Suppose you want to find the smallest number with 5 divisors. After thinking about it a little you might come up with 16, because

16 = 2^{4}

and the divisors of 16 are 2^{k} where *k* = 0, 1, 2, 3, or 4.

This approach generalizes: For any prime *q*, the smallest number with *q* divisors is 2^{q-1}.

Now suppose you want to find the smallest number with 6 divisors. One candidate would be 32 = 2^{5}, but you could do better. Instead of just looking at numbers divisible by the smallest prime, you could consider numbers that are divisible by the two smallest primes. And in fact

12 = 2^{2} 3

is the smallest number with 6 divisors.

This approach also generalizes. If *h* is the product of 2 primes, say *h* = *pq* where *p* ≥ *q*, then the smallest number with *h* divisors is

2^{p−1} 3^{q−1}.

The divisors come from letting the exponent on 2 range from 0 to *p* − 1 and letting the exponent on 3 range from 0 to *q* − 1.

For example, the smallest number with 35 divisors is

5184 = 2^{7−1} 3^{5−1}.

Note that we did not require *p* and *q* to be different. We said *p* ≥ *q*, and not *p* > *q*. And so, for example, the smallest number with 25 divisors is

1296 = 2^{5−1} 3^{5−1}.

Now, suppose we want to find the smallest number with 1001 divisors. The number 1001 factors as 7 × 11 × 13, which has some interesting consequences. It turns out that the smallest number with 1001 divisors is

2^{13−1} 3^{11−1} 5^{7−1}.

Does this solution generalize? **Usually, but not always**.

Let *h* = *pqr* where *p*, *q*, and *r* are primes with *p* ≥ *q* ≥ *r*. Then the smallest number with *h* divisors is

2^{p−1} 3^{q−1} 5^{r−1}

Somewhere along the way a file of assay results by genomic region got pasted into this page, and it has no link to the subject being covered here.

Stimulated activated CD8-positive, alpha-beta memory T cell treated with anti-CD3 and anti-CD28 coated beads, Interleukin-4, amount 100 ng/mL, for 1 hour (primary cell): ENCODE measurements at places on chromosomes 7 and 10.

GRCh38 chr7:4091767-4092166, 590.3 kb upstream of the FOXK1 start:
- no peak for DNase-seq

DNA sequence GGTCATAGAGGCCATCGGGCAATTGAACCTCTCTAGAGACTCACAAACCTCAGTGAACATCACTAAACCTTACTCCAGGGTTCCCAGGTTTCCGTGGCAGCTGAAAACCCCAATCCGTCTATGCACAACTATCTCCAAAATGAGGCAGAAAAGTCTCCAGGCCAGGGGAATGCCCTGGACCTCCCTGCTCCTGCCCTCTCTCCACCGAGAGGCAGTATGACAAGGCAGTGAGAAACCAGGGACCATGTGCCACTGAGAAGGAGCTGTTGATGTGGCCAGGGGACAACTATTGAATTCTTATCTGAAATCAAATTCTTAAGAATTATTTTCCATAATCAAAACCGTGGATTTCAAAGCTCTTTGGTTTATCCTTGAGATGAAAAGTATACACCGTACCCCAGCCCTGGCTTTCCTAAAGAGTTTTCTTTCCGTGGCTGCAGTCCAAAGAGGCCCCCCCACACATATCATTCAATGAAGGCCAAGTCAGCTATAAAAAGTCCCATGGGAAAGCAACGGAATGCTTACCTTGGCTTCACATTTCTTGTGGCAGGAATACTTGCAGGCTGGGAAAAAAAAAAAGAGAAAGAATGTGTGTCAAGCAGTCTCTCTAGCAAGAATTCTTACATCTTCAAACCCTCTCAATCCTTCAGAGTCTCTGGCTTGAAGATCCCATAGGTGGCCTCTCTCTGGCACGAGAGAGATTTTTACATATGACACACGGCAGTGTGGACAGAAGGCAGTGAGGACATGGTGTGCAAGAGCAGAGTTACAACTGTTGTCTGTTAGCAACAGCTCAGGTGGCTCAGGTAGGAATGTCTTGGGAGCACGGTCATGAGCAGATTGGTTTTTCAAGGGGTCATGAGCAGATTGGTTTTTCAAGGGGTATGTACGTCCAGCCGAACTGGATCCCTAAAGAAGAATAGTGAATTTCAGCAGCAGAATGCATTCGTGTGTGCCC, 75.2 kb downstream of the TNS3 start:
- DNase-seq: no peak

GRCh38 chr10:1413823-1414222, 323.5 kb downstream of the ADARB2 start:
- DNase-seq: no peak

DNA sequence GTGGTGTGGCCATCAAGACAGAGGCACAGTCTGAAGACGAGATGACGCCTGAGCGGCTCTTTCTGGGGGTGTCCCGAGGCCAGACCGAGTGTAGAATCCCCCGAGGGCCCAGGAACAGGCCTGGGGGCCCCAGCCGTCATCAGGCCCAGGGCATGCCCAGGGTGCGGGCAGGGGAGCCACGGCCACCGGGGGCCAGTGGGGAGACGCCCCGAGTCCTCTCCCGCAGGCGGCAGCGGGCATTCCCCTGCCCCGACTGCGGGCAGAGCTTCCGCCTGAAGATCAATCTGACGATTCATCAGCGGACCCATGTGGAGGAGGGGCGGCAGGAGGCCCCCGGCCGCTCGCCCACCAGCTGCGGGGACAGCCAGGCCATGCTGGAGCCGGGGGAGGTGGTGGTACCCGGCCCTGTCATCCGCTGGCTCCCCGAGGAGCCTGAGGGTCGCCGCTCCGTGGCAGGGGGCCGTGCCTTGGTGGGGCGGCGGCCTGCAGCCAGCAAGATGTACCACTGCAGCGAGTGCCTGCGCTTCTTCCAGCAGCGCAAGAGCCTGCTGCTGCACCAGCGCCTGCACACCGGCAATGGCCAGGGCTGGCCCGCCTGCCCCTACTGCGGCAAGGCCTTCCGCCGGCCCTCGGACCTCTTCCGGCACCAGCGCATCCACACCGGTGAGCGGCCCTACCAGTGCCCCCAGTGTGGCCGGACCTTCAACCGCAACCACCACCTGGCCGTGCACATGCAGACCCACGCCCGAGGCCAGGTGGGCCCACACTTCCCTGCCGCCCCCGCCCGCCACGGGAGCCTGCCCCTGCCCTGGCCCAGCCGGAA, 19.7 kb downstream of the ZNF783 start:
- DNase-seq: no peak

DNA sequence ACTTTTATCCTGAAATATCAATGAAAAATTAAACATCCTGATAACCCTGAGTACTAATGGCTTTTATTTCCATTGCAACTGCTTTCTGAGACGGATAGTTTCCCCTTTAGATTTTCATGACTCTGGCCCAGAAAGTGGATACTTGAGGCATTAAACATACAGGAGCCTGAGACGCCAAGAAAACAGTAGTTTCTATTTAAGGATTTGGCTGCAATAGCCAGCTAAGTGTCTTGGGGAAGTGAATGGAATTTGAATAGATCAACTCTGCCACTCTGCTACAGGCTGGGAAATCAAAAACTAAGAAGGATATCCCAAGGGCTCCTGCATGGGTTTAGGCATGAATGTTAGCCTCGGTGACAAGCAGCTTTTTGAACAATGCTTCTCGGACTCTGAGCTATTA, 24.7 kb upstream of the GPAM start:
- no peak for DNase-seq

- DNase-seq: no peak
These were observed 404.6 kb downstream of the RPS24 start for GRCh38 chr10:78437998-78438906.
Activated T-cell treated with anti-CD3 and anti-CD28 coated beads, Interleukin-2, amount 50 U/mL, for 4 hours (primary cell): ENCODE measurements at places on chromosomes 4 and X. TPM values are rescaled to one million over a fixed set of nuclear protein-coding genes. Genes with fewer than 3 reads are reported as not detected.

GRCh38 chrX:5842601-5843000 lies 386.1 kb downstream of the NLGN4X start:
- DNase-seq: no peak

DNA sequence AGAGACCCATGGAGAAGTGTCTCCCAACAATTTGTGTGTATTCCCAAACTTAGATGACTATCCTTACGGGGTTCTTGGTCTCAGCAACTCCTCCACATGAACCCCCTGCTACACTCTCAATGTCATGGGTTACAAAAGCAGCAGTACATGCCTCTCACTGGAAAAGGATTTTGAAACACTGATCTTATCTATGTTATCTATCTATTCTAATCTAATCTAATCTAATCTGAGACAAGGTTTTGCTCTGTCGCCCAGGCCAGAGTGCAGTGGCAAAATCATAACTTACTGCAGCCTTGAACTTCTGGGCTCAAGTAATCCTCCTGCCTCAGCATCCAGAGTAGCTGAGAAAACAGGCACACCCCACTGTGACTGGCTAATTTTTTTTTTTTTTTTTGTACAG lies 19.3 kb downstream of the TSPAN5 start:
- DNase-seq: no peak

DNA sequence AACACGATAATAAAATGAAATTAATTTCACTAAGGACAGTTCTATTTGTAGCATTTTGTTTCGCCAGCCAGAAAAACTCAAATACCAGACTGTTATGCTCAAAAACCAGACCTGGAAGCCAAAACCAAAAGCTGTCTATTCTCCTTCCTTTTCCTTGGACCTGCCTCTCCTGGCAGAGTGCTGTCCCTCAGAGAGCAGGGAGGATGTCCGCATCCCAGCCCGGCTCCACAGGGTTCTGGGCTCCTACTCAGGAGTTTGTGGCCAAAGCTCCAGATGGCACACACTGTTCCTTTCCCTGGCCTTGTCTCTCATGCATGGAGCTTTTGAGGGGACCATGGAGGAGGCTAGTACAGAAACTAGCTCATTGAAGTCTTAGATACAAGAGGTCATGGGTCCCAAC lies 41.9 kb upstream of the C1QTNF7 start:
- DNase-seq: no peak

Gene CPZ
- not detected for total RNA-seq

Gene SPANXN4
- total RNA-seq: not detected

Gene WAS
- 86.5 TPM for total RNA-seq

with one exception. The smallest number with 8 divisors would be 30 = 2 × 3 × 5 if the theorem always held, but in fact the smallest number with 8 divisors is 24.

In [1] M. E. Gorst examines the exceptions to the general pattern. We’ve looked at the smallest number with *h* divisors when *h* is the product of 1, or 2, or 3 (not necessarily distinct) primes. Gorst considers values of *h* equal to the product of up to 6 primes.

We’ve said that the pattern above holds for all *h* the product of 1 or 2 primes, and for all but one value of *h* the product of 3 primes. There are two exceptions for *h* the product of 4 primes. That is, if *h* = *pqrs* where *p* ≥ *q* ≥ *r* ≥ *s* are primes, then the smallest number with *h* divisors is

2^{p−1} 3^{q−1} 5^{r−1} *7*^{s−1}

with two exceptions. The smallest number with 2^{4} divisors is 2^{3} × 3 × 5, and the smallest number with 3 × 2^{3} divisors is 2^{3} × 3^{2} × 5.

When *h* is the product of 5 or 6 primes, there are infinitely many exceptions, but they have a particular form given in [1].

The result discussed here came up recently in something I was working on, but I don’t remember now what. If memory serves, which it may not, I wanted to assume something like what is presented here but wasn’t sure it was true.

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[1] M. E. Grost. The Smallest Number with a Given Number of Divisors. The American Mathematical Monthly, September 1968, pp. 725-729.